Leonardo da Vinci once said, “Simplicity is the utmost sophistication.”
For anyone who has designed products, you would know how difficult simple is. Luckily, there are hundreds of problem-solving methods available today that you can choose from. One such is the “How Might We” (HMW) technique, a faithful arsenal in the design thinking principles and a stalwart in the design sprint process.
It’s a simple exercise, but one that can stretch your imagination. It’s fun and made for group exploration.
What is the HMW technique?
The HMW exercise is one of the early steps to designing a solution. You need a problem statement or a problem with defined parameters such as user, context, and environment. You will be asking a series of HMW questions to shed more light on the problem.
The keyword here is ‘might’. Naturally, when we are faced with a problem, we will ask “How can we solve this?” or “How should we overcome this?” The word ‘can’ imply that we are able to solve it and ‘should’ implies that we must solve it.
Changing it to ‘might’ imply that a solution is a possibility, but we don’t know yet whether we can or should solve it. The HMW exercise is about exploring ideas freely, so that we have a variety of ways to approach the problem, not to produce a solution.
How Might We Questions
Your problem definition shouldn’t be too grand because you might end up solving nothing. You also shouldn’t define a super specific challenge to the point that there is only one obvious solution for it.
Look at this example of a challenge that is too wide, too specific, and just right.
- Too broad: Help people fight global warming. (We all know this is a complex problem.)
- Too narrow: Help people track, reduce, and share their carbon footprint automatically using a smartwatch. (We are limiting the function and form of the solution.)
- Just right: Help people track their personal carbon footprint.
Using the challenge above, we can create many HMW questions. You can extrapolate it, inject emotions to it, or break the challenge down into different areas. There’s a useful guide from the Hasso Plattner Institute of Design at Stanford University, on how to craft meaningful HMW questions.
”Point of view/problem: Help people track their personal carbon footprint
1. Showcase the good
- How might we reward people who track and reduce their carbon footprint?
- How might we influence other people to lower their carbon footprint?
2. Inject emotions
- How might we make people feel guilty that they are increasing their footprint?
- How might we make people feel excited to keep lowering their carbon footprint?
3. Try the opposite
- How might we guess the impact of a person’s personal carbon footprint?
- How might we track the total community’s carbon footprint?
- How might we track a person’s personal carbon offset?
4. Take it to the extreme
- How might we do a live emission tracking of everyone’s carbon footprint?
- How might we get someone to reverse or offset their carbon emission?
5. Question the assumption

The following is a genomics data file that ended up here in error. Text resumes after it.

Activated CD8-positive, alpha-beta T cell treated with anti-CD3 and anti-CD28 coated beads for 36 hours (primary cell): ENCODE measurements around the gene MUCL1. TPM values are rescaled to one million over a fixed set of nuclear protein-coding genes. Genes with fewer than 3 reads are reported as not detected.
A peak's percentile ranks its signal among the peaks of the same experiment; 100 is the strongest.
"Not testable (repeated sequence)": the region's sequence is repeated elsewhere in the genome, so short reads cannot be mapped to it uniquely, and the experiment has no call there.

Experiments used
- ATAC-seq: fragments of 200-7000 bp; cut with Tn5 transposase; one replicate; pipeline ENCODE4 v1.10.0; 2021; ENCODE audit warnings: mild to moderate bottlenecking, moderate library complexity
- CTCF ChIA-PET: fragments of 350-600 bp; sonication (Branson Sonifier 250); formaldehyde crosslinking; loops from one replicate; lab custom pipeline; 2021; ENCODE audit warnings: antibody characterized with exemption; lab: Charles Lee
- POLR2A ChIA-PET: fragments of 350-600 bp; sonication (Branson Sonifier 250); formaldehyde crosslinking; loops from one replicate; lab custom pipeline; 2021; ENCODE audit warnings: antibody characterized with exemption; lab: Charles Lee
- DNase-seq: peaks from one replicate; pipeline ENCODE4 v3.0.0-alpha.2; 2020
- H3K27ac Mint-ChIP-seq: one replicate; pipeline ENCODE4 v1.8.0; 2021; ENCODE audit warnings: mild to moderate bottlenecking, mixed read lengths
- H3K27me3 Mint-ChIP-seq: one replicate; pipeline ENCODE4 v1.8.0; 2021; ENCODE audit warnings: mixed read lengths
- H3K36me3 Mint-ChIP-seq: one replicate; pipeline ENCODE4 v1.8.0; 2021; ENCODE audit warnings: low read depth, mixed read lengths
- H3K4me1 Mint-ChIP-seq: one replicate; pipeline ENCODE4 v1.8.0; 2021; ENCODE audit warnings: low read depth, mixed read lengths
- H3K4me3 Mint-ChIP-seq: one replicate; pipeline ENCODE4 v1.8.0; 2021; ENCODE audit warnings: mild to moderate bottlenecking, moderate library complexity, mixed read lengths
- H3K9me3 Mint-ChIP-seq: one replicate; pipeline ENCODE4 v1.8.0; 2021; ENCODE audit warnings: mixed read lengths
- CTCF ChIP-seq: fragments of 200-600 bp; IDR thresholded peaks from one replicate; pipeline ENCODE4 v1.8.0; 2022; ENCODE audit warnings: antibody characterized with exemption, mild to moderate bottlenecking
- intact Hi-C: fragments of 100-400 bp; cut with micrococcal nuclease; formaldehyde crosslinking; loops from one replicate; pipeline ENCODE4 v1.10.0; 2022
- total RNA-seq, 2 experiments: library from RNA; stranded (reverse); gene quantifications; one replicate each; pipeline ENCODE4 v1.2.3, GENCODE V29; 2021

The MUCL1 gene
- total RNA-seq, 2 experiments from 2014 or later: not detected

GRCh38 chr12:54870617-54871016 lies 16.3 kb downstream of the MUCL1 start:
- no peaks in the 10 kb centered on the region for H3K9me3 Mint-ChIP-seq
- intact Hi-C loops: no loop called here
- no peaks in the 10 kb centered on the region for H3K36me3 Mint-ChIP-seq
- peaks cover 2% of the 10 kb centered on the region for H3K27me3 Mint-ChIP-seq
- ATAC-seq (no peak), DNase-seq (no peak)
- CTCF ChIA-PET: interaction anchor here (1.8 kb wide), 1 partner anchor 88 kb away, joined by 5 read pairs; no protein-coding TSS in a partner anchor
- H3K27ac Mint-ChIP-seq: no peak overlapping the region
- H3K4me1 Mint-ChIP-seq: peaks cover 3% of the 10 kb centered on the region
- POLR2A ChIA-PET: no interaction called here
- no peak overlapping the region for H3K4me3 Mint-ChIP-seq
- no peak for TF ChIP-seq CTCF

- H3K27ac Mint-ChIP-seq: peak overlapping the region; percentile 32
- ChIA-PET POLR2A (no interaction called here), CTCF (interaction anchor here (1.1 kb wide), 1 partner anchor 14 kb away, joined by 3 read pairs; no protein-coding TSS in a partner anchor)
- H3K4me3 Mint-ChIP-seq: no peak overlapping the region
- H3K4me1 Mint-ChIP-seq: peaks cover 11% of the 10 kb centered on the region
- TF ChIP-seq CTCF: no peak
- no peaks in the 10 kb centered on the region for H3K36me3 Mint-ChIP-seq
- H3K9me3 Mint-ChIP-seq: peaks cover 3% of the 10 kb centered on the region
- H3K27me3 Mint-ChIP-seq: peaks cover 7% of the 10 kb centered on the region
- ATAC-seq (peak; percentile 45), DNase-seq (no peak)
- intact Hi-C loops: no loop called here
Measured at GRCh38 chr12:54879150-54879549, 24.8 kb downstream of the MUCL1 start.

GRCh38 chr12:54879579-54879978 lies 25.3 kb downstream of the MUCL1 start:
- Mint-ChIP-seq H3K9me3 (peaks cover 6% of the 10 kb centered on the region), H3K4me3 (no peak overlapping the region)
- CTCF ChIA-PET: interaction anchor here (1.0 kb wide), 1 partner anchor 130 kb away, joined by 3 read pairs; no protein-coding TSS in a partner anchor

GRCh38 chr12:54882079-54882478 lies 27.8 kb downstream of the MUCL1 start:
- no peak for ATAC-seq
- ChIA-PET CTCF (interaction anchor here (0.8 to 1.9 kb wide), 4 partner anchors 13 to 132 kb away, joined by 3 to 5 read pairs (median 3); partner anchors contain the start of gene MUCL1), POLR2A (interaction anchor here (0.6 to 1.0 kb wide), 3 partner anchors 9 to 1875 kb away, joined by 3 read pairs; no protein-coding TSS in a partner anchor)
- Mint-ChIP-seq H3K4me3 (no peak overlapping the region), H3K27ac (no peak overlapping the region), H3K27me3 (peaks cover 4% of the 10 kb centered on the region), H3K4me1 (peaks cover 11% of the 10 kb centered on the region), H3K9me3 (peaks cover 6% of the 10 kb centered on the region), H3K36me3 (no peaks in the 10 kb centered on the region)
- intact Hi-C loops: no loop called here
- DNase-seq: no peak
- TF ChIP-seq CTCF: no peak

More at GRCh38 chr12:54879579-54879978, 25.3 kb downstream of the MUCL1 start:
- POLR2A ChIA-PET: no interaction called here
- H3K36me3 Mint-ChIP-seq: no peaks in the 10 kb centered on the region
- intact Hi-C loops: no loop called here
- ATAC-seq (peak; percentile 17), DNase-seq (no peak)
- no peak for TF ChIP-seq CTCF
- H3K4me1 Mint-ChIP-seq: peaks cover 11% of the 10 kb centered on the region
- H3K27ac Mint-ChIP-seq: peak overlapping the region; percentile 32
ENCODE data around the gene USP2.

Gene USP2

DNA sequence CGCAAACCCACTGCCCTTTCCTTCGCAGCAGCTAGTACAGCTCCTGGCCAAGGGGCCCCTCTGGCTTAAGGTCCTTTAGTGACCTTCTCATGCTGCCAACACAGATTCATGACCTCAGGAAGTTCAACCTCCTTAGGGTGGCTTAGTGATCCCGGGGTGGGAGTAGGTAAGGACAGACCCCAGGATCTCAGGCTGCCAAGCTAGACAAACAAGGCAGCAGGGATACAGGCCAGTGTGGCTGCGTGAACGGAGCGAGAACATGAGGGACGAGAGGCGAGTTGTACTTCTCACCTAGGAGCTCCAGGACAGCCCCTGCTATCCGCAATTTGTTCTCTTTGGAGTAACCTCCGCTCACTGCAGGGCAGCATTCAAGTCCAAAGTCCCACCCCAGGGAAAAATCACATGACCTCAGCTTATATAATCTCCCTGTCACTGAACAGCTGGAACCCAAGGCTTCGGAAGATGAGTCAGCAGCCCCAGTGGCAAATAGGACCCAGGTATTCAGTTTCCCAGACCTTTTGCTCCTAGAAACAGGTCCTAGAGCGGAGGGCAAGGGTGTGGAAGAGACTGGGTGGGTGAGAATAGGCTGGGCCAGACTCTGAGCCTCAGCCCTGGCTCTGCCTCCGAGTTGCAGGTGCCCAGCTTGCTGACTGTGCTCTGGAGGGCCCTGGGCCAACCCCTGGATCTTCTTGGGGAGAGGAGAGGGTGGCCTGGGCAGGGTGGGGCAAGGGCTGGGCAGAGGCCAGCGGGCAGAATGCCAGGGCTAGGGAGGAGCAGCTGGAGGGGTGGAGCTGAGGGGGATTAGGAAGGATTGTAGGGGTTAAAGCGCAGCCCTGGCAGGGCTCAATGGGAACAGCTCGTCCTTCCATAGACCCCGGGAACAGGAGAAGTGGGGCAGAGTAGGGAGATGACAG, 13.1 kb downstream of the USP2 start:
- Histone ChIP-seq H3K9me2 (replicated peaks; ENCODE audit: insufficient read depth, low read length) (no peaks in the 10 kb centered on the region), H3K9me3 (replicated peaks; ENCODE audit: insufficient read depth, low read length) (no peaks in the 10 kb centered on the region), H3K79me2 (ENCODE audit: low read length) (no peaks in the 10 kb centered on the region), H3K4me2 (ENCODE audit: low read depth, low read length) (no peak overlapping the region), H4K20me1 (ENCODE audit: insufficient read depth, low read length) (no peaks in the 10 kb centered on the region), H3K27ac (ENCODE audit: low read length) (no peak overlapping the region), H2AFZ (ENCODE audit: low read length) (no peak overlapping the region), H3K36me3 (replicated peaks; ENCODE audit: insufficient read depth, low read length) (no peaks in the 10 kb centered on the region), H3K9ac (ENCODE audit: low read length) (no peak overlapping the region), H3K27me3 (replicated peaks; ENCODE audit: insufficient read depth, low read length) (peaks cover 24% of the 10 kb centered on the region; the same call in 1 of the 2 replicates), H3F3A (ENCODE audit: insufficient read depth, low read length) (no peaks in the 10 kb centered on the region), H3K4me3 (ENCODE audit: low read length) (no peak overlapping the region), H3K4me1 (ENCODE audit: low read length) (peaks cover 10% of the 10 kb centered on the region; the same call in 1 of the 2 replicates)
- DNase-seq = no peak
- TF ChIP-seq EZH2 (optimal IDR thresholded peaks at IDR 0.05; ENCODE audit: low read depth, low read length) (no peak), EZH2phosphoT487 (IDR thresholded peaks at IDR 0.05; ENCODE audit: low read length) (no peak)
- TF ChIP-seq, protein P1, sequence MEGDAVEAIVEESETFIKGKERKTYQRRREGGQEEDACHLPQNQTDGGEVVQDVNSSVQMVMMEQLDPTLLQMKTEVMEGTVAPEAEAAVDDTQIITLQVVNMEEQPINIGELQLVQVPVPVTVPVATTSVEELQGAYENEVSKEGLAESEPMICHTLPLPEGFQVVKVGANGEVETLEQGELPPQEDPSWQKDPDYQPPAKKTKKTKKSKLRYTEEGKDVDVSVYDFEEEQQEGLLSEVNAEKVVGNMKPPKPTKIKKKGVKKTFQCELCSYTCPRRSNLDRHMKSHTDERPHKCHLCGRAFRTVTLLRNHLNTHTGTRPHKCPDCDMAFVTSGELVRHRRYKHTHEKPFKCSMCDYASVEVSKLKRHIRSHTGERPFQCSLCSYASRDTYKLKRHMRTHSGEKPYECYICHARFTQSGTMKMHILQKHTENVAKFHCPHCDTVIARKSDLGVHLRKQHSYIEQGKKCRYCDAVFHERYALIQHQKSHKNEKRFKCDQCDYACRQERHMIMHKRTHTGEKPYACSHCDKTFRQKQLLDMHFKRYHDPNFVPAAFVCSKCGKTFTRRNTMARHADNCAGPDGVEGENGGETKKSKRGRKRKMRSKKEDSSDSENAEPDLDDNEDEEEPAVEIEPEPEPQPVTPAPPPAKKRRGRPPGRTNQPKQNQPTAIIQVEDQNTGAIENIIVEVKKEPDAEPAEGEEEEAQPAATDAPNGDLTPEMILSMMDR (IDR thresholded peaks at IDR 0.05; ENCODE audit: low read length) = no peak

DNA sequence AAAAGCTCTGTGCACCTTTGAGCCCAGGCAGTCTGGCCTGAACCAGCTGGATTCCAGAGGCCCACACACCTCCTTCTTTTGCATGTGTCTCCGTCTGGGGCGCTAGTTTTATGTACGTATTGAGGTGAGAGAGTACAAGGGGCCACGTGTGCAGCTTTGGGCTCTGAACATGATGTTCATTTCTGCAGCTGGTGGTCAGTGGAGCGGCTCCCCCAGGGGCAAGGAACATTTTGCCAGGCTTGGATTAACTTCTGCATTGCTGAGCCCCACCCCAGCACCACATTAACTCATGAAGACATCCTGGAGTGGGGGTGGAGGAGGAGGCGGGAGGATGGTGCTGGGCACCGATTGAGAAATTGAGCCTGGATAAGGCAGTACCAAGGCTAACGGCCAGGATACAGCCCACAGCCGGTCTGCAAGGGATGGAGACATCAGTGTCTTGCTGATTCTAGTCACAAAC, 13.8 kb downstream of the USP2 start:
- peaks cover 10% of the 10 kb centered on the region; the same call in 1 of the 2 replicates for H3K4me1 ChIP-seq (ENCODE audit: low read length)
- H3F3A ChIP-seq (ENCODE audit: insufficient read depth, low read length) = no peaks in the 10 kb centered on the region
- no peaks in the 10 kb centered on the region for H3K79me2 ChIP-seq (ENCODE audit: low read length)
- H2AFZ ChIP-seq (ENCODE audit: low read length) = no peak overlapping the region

- How might we prove lowering personal emissions does slow down global warming?
6. Use adjectives
- How might we make tracking personal carbon footprint the coolest trend that even teenagers and kids would love it?
7. Divide into different areas
- How might we link a person’s carbon footprint to grocery and utility bills?
- How might we automatically track a person’s carbon footprint from their vehicle?
How to do a HMW exercise?
I usually allow an hour to do a HMW activity, and it’s done on the first day of a design sprint. Prior to starting, make sure you brief everyone on how it works.
If you’re running a face-to-face activity, then you need a large empty wall or whiteboard, loads of sticky notes of the same size, markers, and dot stickers. If this is a remote design sprint or HMW activity, you can use an online whiteboard app like Mural or Miro and invite everyone to collaborate.
1. Write down the problem
Establish the challenge, the current reality, the context, the user, and the parameters based on data and insight you have gathered. Make sure everyone thoroughly understands the issue in hand.
2. Get everyone to think and write HMW questions individually
If you have defined the problem carefully, it is easy to come up with HMW questions. You will write one HMW question on a sticky note and stick it up on a wall. Or create different sections for each participant to create their HMW questions in an online whiteboard app.
Use the technique above to attack the problem from different angles. A HMW question may have different answers to it, and that’s good because you’re expanding the possibilities of your solution.
3. Group the HMW questions
The host or facilitator will now group similar HMW questions, that’s addressing a particular area. You’ll start to see a pattern as you are grouping them.
4. Cast your votes
Everyone gets to vote on the HMW question they feel is most important, for each section. This will give you a priority list of possible solutions, and the general direction of what the solution will look like. Ideally, the HMW should align with your business goals.
The HMW technique is a wonderful ideation tool that reframes a problem into positive challenges that you want to tackle. It forces you to see things in different context, thereby getting your creative juices flowing freely towards a solution. After a HMW exercise, you will have a clearer idea of what the answer looks like, for you to eventually design the solution.